2. My dear friend Mike, Mad Maude’s cat eventually showed up hail and hearty demanding some more of the delicious toadstool cassarole. We really are blessed with folks like Maude. Bless all you dear souls, Chaz

  3. Hmmm…I think I have been served some of that toadstool soup, too. If I remember correctly, it was pretty darn good! Love this story. As always, thanks for sharing and bringing a smile to my face.

  4. Dear NH, what sort of a guy do you think I am? Mushroom soup, I should say! The next thig I know you will be telling me you also ate some of Mad Mauds delicious mushroom cassarole! Chaz

  5. Well,I would have a “GAG” response if I found out I was eating Toadstool soup or the meat, in the stew, was actually a snake! I would never have called her Mad Maude to her face, she might of had other “delights” to add the next time you dined with her! Sounds like she was a great lady! And fun loving!

  6. Don Young, I have discovered that there are many astonishing surprises that we can learn from the elderly among us. Their ability to be resilient in life’s challenges always surprises me. Mad Maude’s independent spirit was a feature I always admired. She overhauled her car’s engine when she was in her latter eighties and lived well into her nineties before she decided she was ready for another adventure before she walked off this mortal coil. Yes, we can learn a lot from the elderly. Bless you Don, Chaz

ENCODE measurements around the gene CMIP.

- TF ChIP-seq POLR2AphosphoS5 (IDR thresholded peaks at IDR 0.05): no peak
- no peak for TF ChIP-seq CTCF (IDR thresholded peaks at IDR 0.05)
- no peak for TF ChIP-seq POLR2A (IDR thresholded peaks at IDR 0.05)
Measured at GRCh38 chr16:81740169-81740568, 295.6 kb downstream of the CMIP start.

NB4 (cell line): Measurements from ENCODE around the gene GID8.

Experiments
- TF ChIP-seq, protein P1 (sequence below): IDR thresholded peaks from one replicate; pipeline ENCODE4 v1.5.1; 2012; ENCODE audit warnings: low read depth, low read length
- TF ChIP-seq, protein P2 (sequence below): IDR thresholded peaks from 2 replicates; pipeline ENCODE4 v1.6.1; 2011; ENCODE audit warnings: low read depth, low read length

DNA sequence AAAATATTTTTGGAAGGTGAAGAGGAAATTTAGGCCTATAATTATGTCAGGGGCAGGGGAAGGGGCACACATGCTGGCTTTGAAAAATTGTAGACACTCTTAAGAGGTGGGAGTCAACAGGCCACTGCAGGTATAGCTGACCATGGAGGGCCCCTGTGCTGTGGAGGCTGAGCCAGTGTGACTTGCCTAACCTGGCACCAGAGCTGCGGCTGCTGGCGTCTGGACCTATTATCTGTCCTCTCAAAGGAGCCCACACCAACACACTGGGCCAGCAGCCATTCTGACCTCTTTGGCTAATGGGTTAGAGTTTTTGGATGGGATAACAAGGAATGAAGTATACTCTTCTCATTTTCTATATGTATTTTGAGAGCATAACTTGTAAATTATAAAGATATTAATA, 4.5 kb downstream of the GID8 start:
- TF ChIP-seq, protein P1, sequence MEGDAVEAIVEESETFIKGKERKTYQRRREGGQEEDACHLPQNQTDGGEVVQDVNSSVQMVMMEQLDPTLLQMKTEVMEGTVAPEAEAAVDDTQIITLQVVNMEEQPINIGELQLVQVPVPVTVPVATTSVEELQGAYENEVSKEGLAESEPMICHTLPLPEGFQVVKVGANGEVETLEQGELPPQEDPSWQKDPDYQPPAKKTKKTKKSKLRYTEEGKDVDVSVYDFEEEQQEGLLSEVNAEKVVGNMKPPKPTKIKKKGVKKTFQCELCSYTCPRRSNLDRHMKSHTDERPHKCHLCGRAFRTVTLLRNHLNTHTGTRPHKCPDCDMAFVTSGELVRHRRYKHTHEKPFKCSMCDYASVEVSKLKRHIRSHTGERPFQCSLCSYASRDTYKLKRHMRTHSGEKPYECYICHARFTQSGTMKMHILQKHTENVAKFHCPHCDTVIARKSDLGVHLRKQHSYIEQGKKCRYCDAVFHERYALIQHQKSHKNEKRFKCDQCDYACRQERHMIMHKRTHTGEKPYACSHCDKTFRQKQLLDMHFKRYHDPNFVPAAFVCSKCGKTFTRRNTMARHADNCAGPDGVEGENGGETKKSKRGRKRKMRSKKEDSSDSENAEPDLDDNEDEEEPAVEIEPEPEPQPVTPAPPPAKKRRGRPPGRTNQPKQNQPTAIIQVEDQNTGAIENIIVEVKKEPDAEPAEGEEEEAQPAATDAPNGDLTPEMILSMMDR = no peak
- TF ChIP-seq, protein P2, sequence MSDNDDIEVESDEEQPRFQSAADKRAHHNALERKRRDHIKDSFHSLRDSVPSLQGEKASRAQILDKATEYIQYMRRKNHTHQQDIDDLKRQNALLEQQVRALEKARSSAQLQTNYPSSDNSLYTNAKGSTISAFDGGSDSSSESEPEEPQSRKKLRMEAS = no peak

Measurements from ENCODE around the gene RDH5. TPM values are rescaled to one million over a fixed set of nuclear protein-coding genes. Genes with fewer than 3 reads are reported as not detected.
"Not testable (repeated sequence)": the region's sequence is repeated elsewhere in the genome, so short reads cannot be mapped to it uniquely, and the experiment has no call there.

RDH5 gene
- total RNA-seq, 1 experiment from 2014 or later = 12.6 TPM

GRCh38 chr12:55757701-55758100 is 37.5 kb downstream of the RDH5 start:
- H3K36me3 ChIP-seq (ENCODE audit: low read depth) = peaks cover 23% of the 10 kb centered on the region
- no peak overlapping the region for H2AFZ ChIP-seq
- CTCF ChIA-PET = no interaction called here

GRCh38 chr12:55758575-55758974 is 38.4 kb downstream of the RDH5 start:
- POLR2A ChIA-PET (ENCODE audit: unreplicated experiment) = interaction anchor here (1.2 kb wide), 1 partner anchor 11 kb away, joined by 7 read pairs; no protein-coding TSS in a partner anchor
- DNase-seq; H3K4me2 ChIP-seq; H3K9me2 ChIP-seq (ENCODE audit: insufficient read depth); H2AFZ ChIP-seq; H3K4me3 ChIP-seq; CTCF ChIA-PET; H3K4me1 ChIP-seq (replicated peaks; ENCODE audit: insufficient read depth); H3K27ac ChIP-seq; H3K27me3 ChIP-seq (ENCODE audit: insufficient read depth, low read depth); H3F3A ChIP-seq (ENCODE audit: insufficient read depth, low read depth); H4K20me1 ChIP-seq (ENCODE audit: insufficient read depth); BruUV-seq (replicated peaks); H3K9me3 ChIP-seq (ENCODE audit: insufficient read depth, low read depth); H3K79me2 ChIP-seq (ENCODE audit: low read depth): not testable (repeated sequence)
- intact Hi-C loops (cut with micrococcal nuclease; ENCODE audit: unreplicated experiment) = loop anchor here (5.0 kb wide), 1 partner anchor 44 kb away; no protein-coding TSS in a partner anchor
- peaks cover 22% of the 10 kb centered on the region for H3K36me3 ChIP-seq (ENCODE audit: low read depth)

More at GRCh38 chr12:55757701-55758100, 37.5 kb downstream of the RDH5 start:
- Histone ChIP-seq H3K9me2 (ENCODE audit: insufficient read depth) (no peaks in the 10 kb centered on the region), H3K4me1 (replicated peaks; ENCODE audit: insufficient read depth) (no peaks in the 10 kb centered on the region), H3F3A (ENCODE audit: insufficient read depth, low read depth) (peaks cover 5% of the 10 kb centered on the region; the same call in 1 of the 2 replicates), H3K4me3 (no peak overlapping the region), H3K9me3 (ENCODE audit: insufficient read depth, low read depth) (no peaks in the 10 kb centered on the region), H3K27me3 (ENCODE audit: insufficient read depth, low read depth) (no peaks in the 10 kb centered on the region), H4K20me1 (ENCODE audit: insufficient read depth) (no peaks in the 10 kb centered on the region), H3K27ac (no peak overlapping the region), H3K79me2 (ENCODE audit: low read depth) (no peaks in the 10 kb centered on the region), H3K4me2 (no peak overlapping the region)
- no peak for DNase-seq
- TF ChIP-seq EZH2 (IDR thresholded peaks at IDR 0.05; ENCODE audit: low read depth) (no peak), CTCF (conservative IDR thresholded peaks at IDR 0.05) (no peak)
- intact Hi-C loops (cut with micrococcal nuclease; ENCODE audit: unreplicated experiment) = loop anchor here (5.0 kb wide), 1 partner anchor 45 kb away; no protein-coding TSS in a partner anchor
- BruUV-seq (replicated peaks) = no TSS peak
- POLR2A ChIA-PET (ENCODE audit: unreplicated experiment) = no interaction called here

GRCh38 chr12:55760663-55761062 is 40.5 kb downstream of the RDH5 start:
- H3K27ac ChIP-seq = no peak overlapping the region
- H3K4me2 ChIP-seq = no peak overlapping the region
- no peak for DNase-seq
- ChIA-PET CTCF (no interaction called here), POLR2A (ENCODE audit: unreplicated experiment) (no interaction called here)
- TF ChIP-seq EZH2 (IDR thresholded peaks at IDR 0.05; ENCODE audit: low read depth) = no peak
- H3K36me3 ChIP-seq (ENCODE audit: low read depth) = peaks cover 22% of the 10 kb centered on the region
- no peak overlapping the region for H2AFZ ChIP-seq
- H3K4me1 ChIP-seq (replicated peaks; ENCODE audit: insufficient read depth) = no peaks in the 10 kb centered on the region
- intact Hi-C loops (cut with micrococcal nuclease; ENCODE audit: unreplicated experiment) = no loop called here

7. Years ago I was in San Angelo Texas, going to a military school and while there the locals had a gigantic festival one weekend which consisted of a rattlesnake hunt, I had rattlesnake chile and rattlesnake BBQ and it was quite good as I remember, so I imagine the snake soup was tasty also! Later on I had several friends in Wisconsin who were members of the Menomonee Indian Tribe and one weekend I went to the reservation to a Pow Wow they held where I experienced drinking tea made from mushrooms. Unfortunately the mushrooms were of the psilocybin variety and the experience was unexpected to say the least! You my friend made the cardinal error I learned from eating food in many different countries around the world, if you enjoy it, it is sometimes best not to ask what it is! I hope you are feeling better and if you want I could check for exotic medicinal foods for your adventurous palate!